In the research of PCIE 3.0 versus PCIE 4.0, I became serious about the actual application scenario. What’s the real bandwidth between CPU and GPU when we are training a deep learning model?

Finally, I got this tool: pcm

After building it, I run “sudo ./bin/pcm” and got this:

Grateful that I can even see the IPC(Instructions Per Cycle), and L2/L3 hit ratio from this tool. But my most interesting metric is the PCIE bandwidth. Where is the PCIE bandwidth?

I tried “sudo bin/pcm-pcie” but it said my desktop CPU (i5-12400) is not supported:

The processor is not susceptible to Rogue Data Cache Load: yes
The processor supports enhanced IBRS                     : yes
Package thermal spec power: 65 Watt; Package minimum power: 0 Watt; Package maximum power: 0 Watt;

INFO: Linux perf interface to program uncore PMUs is present

For non-CSV mode delay < 1.0s does not make a lot of practical sense. Default delay 1s is used. Consider to use CSV mode for lower delay values
Update every 1 seconds

Detected 12th Gen Intel(R) Core(TM) i5-12400 "Intel(r) microarchitecture codename Alder Lake" stepping 5 microcode level 0x2c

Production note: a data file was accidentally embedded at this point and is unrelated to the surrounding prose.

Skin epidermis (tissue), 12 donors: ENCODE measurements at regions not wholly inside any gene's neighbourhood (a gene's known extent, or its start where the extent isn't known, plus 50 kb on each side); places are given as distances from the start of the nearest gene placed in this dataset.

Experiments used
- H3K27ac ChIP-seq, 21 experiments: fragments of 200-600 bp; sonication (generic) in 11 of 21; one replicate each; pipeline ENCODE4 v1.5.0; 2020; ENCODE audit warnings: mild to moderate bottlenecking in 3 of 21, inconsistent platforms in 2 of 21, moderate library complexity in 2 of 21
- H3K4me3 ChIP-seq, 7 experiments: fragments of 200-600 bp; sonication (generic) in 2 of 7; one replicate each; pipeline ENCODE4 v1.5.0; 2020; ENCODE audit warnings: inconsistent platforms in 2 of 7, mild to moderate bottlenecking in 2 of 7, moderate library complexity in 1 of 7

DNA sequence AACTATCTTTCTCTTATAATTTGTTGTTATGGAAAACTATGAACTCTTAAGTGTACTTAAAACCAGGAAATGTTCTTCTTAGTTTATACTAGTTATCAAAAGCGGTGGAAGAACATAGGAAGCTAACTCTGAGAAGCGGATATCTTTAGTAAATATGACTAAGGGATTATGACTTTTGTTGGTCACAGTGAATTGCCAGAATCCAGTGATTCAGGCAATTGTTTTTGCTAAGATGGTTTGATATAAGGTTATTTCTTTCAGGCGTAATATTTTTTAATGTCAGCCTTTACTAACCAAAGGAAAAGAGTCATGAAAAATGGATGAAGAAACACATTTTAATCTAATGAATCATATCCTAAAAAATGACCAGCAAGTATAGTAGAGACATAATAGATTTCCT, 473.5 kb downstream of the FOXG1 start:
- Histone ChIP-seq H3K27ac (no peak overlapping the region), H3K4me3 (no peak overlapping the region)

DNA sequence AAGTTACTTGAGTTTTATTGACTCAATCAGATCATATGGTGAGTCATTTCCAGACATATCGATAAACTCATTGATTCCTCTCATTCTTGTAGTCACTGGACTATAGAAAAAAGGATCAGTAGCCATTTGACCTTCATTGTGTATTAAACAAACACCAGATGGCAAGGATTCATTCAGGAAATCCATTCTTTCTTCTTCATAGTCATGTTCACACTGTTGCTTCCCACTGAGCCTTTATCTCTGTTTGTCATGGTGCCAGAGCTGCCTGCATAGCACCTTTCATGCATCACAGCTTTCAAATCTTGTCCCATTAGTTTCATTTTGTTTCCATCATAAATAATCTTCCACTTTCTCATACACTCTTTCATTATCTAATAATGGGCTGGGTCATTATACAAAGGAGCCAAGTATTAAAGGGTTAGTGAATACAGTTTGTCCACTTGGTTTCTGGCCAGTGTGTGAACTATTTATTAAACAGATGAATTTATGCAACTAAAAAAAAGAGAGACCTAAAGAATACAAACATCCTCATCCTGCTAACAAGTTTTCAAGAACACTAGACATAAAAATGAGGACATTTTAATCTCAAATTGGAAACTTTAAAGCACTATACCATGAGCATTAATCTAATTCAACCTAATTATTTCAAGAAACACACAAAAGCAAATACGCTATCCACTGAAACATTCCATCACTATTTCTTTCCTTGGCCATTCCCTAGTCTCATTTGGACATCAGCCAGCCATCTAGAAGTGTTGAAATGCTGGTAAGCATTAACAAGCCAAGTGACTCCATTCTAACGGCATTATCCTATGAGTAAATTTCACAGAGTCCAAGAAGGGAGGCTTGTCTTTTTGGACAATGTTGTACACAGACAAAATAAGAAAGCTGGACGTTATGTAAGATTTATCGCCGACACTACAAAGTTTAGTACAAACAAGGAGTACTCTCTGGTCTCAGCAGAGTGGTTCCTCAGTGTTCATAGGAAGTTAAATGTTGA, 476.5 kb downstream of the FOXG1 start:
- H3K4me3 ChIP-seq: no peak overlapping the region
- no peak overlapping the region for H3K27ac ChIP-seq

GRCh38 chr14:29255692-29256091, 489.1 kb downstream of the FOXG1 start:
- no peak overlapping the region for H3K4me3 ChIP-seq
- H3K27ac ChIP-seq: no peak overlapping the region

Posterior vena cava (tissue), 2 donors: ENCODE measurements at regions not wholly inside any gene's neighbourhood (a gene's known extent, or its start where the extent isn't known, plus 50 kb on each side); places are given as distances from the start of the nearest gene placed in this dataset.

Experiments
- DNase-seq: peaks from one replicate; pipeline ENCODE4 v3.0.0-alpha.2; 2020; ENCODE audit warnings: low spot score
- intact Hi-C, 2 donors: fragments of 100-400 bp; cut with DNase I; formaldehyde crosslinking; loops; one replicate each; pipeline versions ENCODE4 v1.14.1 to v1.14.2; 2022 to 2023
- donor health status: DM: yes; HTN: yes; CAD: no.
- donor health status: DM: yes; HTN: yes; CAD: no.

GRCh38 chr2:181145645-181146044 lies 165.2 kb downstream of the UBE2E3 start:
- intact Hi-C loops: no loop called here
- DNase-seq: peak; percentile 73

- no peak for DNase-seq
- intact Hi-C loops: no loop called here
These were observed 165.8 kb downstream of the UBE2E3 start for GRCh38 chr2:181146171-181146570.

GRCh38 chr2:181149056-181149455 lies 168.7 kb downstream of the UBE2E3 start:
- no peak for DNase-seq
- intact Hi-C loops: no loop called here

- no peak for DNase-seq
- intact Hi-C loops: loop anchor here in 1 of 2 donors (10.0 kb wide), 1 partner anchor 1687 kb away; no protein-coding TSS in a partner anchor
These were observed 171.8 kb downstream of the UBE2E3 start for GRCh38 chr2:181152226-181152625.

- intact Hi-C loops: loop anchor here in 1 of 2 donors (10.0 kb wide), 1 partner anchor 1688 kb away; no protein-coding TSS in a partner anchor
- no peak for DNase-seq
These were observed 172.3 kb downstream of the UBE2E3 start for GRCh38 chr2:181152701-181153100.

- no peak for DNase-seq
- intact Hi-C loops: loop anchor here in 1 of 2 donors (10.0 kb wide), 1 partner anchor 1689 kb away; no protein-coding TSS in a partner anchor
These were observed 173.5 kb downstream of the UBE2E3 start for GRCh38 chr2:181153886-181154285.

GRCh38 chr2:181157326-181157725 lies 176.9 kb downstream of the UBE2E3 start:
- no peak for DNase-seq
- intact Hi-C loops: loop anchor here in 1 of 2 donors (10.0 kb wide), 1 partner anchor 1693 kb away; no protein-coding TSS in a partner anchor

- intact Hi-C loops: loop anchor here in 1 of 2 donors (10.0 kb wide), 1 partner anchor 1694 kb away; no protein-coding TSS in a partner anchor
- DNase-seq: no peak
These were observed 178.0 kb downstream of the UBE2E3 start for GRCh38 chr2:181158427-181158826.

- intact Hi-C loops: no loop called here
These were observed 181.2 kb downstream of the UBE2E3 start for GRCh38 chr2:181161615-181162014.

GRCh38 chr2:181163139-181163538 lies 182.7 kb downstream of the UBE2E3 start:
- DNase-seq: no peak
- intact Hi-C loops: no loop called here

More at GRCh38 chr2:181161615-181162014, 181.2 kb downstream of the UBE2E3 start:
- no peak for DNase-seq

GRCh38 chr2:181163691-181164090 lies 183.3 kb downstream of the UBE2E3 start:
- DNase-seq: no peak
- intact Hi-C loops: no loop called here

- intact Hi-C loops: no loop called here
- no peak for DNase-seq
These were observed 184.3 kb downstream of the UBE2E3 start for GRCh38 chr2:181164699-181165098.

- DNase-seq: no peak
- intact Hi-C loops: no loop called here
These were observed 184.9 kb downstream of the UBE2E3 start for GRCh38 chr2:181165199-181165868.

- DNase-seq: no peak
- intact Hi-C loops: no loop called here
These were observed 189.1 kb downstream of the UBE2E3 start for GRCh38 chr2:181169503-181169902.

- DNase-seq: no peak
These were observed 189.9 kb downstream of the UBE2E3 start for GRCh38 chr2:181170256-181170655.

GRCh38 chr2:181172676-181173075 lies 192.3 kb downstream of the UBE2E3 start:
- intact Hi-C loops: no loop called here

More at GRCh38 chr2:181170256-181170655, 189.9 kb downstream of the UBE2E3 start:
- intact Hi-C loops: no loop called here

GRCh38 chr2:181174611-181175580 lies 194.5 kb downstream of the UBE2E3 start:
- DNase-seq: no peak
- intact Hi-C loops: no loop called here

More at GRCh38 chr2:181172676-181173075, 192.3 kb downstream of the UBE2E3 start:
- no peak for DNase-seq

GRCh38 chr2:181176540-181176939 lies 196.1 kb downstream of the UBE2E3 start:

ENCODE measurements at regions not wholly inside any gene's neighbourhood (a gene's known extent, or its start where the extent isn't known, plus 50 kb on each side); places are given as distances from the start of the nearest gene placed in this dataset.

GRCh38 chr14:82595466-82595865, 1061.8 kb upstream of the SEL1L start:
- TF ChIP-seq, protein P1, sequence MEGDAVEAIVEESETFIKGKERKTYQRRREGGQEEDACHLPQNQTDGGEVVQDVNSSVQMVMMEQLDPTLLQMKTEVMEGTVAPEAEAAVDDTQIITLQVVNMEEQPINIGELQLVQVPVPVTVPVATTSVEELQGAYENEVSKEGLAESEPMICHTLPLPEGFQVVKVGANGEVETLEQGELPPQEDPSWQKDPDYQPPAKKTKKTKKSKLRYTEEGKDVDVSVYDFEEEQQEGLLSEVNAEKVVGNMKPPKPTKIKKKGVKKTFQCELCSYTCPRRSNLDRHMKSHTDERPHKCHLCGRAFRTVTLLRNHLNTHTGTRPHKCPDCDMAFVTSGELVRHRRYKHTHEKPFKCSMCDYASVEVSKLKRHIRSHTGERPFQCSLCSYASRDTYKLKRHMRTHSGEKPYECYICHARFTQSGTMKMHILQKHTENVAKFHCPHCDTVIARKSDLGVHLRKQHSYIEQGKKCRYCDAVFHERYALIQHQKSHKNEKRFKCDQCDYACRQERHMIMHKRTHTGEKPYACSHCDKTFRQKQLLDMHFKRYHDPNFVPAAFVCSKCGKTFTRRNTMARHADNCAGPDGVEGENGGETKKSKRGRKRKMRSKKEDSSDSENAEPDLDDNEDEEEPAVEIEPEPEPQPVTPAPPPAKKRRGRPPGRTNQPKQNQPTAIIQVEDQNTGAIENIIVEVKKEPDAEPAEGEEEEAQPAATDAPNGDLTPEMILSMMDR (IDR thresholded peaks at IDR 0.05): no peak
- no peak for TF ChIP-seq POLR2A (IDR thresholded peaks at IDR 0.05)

Jaketown, Ivytown, Haswell, Broadwell-DE, Skylake, Icelake, Snowridge and Sapphirerapids Server CPU is required for this tool! Program aborted
Cleaning up
 Closed perf event handles
 Zeroed uncore PMU registers

Then a new idea jumped out of my mind: what my CPU do in my application is only read data from file and push them to GPU, so the bandwidth of reading memory is approximately the writing bandwidth of PCIE!

To verify my idea, I changed my model from “tf_efficientnetv2_s_in21k” to “tf_mobilenetv3_small_075” (using a smaller model could let CPU pump more data into GPU)

As we can see, the bandwidth of READ memory increased from “1.36GB” to “13.69GB”. This shall be equal to the bandwidth of PCIe (since the data from memory will only go to the GPU).

Seems we really need PCIE 4.0 for deep learning 🙂